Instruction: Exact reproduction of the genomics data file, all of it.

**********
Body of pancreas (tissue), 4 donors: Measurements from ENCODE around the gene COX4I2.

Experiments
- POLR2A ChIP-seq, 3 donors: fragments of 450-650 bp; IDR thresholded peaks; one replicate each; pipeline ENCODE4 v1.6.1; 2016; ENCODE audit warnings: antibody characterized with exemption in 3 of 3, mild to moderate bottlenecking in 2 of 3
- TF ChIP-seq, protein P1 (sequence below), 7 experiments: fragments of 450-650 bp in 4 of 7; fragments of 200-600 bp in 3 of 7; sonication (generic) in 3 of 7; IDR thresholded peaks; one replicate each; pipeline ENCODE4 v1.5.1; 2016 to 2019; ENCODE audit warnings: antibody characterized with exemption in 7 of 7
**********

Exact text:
Body of pancreas (tissue), 4 donors: Measurements from ENCODE around the gene COX4I2.

Experiments
- POLR2A ChIP-seq, 3 donors: fragments of 450-650 bp; IDR thresholded peaks; one replicate each; pipeline ENCODE4 v1.6.1; 2016; ENCODE audit warnings: antibody characterized with exemption in 3 of 3, mild to moderate bottlenecking in 2 of 3
- TF ChIP-seq, protein P1 (sequence below), 7 experiments: fragments of 450-650 bp in 4 of 7; fragments of 200-600 bp in 3 of 7; sonication (generic) in 3 of 7; IDR thresholded peaks; one replicate each; pipeline ENCODE4 v1.5.1; 2016 to 2019; ENCODE audit warnings: antibody characterized with exemption in 7 of 7